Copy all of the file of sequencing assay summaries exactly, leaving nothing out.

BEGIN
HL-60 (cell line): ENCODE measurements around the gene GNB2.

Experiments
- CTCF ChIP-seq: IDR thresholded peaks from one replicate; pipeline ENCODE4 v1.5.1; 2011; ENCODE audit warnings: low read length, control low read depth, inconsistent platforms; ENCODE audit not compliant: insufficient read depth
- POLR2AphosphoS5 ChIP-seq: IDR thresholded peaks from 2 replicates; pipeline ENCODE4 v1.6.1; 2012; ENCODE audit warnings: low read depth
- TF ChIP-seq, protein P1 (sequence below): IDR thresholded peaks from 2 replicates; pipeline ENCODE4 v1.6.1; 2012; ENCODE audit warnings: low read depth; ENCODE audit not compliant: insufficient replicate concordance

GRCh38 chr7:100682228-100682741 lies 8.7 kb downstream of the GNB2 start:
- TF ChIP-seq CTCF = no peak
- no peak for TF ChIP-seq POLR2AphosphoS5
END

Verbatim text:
HL-60 (cell line): ENCODE measurements around the gene GNB2.

Experiments
- CTCF ChIP-seq: IDR thresholded peaks from one replicate; pipeline ENCODE4 v1.5.1; 2011; ENCODE audit warnings: low read length, control low read depth, inconsistent platforms; ENCODE audit not compliant: insufficient read depth
- POLR2AphosphoS5 ChIP-seq: IDR thresholded peaks from 2 replicates; pipeline ENCODE4 v1.6.1; 2012; ENCODE audit warnings: low read depth
- TF ChIP-seq, protein P1 (sequence below): IDR thresholded peaks from 2 replicates; pipeline ENCODE4 v1.6.1; 2012; ENCODE audit warnings: low read depth; ENCODE audit not compliant: insufficient replicate concordance

GRCh38 chr7:100682228-100682741 lies 8.7 kb downstream of the GNB2 start:
- TF ChIP-seq CTCF = no peak
- no peak for TF ChIP-seq POLR2AphosphoS5